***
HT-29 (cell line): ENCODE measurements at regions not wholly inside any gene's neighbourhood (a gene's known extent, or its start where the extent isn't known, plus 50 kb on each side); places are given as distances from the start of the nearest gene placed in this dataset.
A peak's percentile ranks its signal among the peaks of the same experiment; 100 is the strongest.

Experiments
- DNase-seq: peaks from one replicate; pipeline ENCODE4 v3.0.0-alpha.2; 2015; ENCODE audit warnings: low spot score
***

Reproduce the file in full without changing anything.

HT-29 (cell line): ENCODE measurements at regions not wholly inside any gene's neighbourhood (a gene's known extent, or its start where the extent isn't known, plus 50 kb on each side); places are given as distances from the start of the nearest gene placed in this dataset.
A peak's percentile ranks its signal among the peaks of the same experiment; 100 is the strongest.

Experiments
- DNase-seq: peaks from one replicate; pipeline ENCODE4 v3.0.0-alpha.2; 2015; ENCODE audit warnings: low spot score